A measure to ban all products from China’s Xinjiang province, known for its crimes against humanity and ongoing Uyghur Muslim genocide, unanimously passed the U.S. Senate on Wednesday.
The Uyghur Forced Labor Prevention Act, bipartisan legislation sponsored by Sen. Marco Rubio, R-Fla., and Sen. Jeff Merkley, D-Ore., will ensure goods produced using forced labor imposed by the Chinese Communist Party in the Xinjiang Uyghur Autonomous Region will not enter the United States market.
“The message to Beijing and any international company that profits from forced labor in Xinjiang is clear: no more,” Rubio said in a statement. “We will not turn a blind eye to the CCP’s ongoing crimes against humanity, and we will not allow corporations a free pass to profit from those horrific abuses.”
Merkley said the Senate sent a “clear message” that the U.S. will not be “complicit” in the Uyghur Muslim genocide by China’s government.
“Uyghurs and other predominantly Muslim ethnic minorities in Xinjiang are being forced into labor, tortured, imprisoned, forcibly sterilized, and pressured to abandon their religious and cultural practices by the Chinese government,” Merkley said in a statement.
“No American corporation should profit from these abuses. No American consumers should be inadvertently purchasing products from slave labor,” the Democrat continued.
The senators called for the House to act quickly to pass the legislation. The bill must pass the House of Representatives before it goes to the White House.
“Once this bill passes the House and is signed by the President, the United States will have more tools to prevent products made with forced labor from entering our nation’s supply chains,” Rubio said. “We cannot afford any further delay, and I call on my colleagues in the House to promptly send this bill to the President.”
Rubio also authored the Uyghur Human Rights Policy Act of 2020, which was the first piece of Uyghur human rights legislation to be signed into law in the world. The law imposes sanctions on individuals and entities responsible for human rights abuses in Xinjiang and requires various reports on the topic.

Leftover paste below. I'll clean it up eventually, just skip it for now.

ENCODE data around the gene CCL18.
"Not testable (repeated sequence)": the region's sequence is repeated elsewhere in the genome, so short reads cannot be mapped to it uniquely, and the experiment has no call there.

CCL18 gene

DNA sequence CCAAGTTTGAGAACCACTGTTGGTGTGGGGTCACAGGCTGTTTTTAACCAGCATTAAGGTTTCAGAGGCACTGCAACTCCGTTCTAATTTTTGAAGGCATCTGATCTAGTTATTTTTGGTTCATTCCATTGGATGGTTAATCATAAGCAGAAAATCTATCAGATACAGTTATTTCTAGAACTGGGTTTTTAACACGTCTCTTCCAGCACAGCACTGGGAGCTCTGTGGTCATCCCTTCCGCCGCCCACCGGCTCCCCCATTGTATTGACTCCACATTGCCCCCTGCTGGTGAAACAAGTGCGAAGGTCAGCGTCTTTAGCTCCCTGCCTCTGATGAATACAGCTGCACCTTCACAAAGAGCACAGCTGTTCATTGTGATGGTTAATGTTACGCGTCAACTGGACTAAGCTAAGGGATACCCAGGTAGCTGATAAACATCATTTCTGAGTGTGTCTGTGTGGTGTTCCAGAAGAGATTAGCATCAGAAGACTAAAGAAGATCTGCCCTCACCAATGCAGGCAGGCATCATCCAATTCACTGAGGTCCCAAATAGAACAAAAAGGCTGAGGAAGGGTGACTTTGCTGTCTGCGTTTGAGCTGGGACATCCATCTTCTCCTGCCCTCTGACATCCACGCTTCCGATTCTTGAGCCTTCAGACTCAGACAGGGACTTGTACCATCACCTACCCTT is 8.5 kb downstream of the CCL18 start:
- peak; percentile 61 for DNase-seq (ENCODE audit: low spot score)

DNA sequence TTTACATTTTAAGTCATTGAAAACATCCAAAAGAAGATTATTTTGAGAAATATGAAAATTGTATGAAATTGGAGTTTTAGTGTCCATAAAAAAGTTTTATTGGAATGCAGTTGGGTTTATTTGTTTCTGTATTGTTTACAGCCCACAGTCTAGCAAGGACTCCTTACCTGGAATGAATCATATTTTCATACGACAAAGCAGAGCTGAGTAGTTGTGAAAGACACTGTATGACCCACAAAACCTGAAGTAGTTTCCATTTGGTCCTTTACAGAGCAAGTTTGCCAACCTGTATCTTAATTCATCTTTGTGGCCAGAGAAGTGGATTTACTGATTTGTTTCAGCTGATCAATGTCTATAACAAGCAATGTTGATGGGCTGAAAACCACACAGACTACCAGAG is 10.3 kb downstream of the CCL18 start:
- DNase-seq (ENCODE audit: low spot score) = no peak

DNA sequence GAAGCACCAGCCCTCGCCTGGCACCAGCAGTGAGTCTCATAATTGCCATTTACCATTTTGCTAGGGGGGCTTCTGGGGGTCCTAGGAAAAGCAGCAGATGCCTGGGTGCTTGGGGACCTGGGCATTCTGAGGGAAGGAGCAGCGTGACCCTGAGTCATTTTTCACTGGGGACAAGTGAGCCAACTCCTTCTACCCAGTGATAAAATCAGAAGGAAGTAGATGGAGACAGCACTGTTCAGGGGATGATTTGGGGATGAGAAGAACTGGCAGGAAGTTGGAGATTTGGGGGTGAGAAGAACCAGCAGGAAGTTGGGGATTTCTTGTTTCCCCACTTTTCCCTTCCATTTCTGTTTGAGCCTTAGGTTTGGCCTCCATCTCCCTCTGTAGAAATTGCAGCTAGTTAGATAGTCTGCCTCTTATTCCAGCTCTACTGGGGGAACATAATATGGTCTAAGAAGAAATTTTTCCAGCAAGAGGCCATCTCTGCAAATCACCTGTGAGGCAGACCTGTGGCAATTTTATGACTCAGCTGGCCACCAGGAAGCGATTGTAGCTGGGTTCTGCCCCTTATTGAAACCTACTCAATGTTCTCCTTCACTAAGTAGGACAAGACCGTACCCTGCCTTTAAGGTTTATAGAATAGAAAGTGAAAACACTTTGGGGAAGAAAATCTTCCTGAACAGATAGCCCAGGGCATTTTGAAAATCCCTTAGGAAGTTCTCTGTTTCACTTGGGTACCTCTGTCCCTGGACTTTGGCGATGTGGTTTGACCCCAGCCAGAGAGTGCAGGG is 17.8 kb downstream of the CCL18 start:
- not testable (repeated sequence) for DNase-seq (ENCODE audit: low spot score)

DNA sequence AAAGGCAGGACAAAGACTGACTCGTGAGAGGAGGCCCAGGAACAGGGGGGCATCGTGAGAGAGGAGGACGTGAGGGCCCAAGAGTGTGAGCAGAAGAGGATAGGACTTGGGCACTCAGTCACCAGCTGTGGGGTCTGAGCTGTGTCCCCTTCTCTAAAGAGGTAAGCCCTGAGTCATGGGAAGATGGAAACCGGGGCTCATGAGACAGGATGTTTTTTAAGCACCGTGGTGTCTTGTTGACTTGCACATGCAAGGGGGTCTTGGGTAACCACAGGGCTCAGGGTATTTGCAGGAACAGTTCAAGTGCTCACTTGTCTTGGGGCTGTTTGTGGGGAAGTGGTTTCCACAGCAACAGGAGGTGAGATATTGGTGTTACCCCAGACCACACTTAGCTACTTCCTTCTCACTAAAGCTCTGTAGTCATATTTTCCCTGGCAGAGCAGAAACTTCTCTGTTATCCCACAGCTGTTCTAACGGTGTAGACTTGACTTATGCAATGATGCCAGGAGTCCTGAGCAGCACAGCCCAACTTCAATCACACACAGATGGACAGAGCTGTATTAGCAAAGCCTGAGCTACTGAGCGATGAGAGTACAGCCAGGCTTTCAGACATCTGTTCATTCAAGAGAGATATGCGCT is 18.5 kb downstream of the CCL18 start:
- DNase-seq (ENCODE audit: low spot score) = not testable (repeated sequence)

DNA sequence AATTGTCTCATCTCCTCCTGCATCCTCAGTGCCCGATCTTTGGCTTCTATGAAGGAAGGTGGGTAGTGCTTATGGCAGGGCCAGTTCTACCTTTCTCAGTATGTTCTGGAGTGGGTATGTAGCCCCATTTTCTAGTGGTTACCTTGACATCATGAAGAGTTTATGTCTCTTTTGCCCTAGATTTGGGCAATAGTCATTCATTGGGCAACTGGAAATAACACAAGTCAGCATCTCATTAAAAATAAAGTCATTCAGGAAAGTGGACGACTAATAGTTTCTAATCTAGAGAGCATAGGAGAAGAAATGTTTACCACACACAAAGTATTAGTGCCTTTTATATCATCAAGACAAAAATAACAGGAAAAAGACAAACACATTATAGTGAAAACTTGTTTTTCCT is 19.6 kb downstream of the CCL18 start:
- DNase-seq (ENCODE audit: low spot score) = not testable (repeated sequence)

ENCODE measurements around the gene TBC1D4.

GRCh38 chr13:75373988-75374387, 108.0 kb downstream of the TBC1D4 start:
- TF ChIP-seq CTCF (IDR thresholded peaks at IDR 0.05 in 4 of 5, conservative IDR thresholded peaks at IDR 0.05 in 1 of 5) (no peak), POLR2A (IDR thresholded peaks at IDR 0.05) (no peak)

China is engaged in mass internment, forced labor, forced sterilization and persecution of minority Uyghur Muslims in the Xinjiang Province. Estimates have suggested that as many as 1 million to 3 million Uyghur and other ethnic Muslim minorities are imprisoned in Chinese internment camps where they are said to undergo brainwashing to make them more culturally Chinese.
These abuses were declared a genocide and crime against humanity by the U.S. government under the Trump administration in January and reaffirmed by the Biden administration after taking office.
Many have called for a U.S. boycott of the 2022 Winter Olympics in Beijing due to the CCP’s human rights abuses and oppression of Uyghur Muslims. International human rights activists have also criticized the Chinese government for its religious freedom violations targeting Christians, Falun Gong practitioners and Tibetan Buddhists.
Former Vice President Mike Pence called on President Joe Biden to call for the Winter Olympics to be moved out of Beijing during a U.S.-China relations speech at the Heritage Foundation on Wednesday.
“President Biden should make a clear and unequivocal demand that the 2022 Winter Olympics be moved from Beijing unless China comes clean on the origins of COVID-19 and immediately ends persecution of the Uyghur people,” Pence said.
“The Olympics should only take place in countries that respect fundamental human rights and the well-being of mankind,” he continued.
In April, White House press secretary Jen Psaki said an Olympics boycott was not being discussed by the Biden administration.
The U.S. State Department lists China as a country of particular concern for its “systematic, ongoing, [and] egregious violations” of human rights and religious freedom.
Former U.S. Commission on International Religious Freedom Commissioner Johnnie Moore said the world largely ignored the dire situation in the Uyghur province, which has only exacerbated over time.
“This is not the time to give the Chinese Communist Party one inch. …,” Moore, an evangelical author, public relations executive and president of Congress of Christian Leaders, said in April. “This issue is an issue that sits alone in its severity and its impact, and we speak with one concerted voice on [its severity].”
Emily Wood is a reporter for The Christian Post. She can be reached at: firstname.lastname@example.org